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Agriculture and Rural Development

The Genie in a Bottle: How Bottled Biogas Can Contribute to Reducing Kenya’s Dependence on Fossil Fuels

Edward Mungai's picture


Growing up, I always dreaded to enter my grandmother’s kitchen in the village. She used firewood to cook: There was such a dark, thick smoke in the room that I couldn’t breathe or keep my eyes open. I really don’t know how my grandmother could spend hours and hours in there, every day, for so many years. And unfortunately, my grandmother is not an isolated case. More than 90 percent of Kenya’s population uses firewood, charcoal or kerosene for their daily cooking needs.

I always dreamed that clean sources of energy would make Kenyans more independent and less exposed to the serious health risks posed by fossil fuels. In rural areas, most women like my grandmother rely on firewood; its consumption not only depletes our forests but also emits hazardous smoke that causes indoor pollution and eventually respiratory illness. In areas where firewood is scarce, women have to use cow dung as fuel, an option possibly even worse in terms of pollution. Urban areas are affected too: The poor rely mostly on charcoal, another biomass that has the same negative effects and health risks of firewood.
 
Cleaner fuel options have already been developed but are often too expensive or too difficult to transport across the country to be adopted by a large part of the population, especially by the 40 percent of people at the base of the pyramid.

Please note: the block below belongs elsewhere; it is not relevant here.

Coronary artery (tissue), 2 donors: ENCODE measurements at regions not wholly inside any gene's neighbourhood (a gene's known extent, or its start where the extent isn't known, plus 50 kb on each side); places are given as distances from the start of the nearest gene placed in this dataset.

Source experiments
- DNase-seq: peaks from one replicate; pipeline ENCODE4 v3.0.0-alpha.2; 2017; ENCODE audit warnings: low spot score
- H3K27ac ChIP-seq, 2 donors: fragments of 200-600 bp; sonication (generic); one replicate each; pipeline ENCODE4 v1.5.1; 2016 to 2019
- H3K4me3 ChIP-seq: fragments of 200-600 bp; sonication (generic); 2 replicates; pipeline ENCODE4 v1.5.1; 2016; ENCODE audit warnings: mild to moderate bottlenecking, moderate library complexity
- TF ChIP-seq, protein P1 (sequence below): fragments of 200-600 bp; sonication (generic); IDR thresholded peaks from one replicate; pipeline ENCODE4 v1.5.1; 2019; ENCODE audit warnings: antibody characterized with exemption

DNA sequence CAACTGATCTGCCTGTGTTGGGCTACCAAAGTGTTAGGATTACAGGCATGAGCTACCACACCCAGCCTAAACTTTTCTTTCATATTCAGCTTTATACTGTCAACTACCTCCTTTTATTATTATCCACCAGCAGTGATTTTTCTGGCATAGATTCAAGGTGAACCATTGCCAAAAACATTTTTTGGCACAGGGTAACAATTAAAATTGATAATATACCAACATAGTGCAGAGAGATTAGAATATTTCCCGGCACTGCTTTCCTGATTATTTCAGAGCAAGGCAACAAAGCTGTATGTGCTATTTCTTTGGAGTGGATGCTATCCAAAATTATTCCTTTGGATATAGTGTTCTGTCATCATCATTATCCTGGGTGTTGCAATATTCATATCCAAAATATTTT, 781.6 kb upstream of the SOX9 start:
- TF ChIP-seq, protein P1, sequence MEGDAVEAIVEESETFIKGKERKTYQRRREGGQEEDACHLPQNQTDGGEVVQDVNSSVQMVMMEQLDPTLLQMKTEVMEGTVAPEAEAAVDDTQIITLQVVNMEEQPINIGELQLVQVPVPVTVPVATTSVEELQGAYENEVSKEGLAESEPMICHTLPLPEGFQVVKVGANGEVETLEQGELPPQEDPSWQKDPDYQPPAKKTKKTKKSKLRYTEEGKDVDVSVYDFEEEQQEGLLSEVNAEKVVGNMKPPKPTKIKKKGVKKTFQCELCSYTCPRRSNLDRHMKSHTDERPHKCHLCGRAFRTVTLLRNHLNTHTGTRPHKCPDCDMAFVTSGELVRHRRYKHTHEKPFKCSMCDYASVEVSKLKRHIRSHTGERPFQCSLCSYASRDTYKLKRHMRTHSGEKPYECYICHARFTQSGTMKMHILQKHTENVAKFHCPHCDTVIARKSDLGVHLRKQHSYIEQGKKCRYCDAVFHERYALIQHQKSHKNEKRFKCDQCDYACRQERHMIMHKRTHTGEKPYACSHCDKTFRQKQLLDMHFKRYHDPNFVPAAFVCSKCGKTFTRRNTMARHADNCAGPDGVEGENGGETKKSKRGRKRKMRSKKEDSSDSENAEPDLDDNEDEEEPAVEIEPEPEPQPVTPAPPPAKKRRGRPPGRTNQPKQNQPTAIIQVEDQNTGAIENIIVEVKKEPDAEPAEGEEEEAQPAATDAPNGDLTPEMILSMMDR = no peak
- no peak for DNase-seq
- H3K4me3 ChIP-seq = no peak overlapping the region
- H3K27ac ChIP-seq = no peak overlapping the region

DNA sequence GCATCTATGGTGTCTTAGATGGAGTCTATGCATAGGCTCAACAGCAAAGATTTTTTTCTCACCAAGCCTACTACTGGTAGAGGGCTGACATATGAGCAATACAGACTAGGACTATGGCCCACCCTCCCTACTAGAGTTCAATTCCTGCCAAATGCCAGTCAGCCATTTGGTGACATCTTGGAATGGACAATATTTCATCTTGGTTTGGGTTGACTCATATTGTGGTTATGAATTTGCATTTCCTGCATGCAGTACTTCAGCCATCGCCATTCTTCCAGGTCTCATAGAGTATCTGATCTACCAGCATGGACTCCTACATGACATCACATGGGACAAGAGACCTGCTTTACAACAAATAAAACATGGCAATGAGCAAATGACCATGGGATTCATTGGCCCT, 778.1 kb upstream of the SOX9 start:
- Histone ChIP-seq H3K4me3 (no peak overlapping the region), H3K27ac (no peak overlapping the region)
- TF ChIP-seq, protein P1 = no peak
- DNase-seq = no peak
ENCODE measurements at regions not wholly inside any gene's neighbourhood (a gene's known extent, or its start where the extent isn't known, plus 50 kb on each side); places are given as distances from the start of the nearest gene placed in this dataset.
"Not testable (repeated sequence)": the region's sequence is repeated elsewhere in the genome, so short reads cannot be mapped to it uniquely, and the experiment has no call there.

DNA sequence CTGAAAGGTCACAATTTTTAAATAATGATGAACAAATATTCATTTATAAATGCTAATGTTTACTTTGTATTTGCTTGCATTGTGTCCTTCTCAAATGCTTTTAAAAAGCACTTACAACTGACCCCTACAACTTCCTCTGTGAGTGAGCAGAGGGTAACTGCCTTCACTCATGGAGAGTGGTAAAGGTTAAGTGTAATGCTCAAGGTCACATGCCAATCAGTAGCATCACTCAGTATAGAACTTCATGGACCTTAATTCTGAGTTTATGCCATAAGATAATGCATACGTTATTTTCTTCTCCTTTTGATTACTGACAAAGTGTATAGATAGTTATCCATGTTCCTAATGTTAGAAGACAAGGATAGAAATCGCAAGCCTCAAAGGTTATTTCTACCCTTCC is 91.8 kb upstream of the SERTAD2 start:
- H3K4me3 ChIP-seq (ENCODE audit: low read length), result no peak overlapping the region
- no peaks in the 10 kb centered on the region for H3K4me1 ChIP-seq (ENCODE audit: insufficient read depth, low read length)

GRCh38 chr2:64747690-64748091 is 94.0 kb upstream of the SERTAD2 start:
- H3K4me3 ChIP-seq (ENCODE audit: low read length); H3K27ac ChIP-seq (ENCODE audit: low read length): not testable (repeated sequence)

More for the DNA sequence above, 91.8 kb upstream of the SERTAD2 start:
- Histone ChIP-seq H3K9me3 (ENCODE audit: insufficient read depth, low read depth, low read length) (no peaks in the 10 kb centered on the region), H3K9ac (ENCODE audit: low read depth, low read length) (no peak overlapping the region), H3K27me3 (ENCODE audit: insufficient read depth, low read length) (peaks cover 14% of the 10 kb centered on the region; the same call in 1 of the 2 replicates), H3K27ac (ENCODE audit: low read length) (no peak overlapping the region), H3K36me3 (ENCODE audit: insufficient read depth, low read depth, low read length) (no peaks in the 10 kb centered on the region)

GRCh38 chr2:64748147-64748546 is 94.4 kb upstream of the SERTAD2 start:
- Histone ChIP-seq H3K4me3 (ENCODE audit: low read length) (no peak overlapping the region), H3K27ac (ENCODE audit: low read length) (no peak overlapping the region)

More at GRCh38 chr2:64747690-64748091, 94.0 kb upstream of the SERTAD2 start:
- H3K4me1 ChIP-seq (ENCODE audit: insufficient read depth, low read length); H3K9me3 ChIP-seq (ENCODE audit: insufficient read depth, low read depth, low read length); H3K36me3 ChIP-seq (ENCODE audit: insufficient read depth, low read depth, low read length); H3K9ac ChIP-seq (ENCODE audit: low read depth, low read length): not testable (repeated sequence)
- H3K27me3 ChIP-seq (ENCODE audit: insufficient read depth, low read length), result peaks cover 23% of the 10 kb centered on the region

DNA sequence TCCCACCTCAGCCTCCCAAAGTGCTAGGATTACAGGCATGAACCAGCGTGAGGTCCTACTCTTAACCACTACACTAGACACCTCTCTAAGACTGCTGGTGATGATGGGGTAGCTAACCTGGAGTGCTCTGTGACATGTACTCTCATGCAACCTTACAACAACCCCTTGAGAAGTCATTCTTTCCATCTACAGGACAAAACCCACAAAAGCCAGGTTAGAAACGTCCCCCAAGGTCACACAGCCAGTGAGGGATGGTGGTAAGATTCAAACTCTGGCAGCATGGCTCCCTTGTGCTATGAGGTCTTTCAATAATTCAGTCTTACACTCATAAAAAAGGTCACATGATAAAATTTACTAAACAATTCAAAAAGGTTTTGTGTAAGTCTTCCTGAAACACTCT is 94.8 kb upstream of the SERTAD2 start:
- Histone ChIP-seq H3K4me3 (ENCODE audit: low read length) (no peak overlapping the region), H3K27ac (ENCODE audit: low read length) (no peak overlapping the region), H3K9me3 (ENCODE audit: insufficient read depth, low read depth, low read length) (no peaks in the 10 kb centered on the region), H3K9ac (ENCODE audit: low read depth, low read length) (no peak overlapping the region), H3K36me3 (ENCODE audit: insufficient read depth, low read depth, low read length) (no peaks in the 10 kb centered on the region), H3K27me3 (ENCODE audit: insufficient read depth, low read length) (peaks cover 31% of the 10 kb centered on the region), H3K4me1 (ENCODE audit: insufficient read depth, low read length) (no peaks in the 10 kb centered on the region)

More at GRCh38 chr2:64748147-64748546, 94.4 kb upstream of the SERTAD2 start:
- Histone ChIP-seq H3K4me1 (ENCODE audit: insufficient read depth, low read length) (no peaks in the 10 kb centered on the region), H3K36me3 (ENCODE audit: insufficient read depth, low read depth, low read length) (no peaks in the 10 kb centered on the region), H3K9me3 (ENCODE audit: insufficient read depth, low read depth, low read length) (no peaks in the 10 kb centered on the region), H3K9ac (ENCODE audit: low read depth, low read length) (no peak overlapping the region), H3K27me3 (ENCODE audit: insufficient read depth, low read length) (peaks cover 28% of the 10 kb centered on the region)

So what can be done? How can we make clean fuels more affordable and accessible?
 
I first heard about bottled biogas when I visited a "green" slaughterhouse in Kiserian, Kenya. I was really impressed: My dream of a cleaner, more affordable and easily accessible fuel was right there before my eyes.

The Keekonyoike Slaughterhouse found an innovative way to produce affordable biogas and package it for distribution all around the country. Using a special bio-digester, this business can turn blood and waste from a community-based Maasai slaughterhouse into biogas for cooking. To facilitate transport, the firm stores the fuel in recycled cylinders and used tires, reducing even further the environmental impact of the operation. Just to give me a better idea of the "green" potential of his business, the manager told me that this first biogas plant is expected to cut methane emissions by more than 360,000 kilograms per year (the equivalent of almost 2,000 passenger vehicles).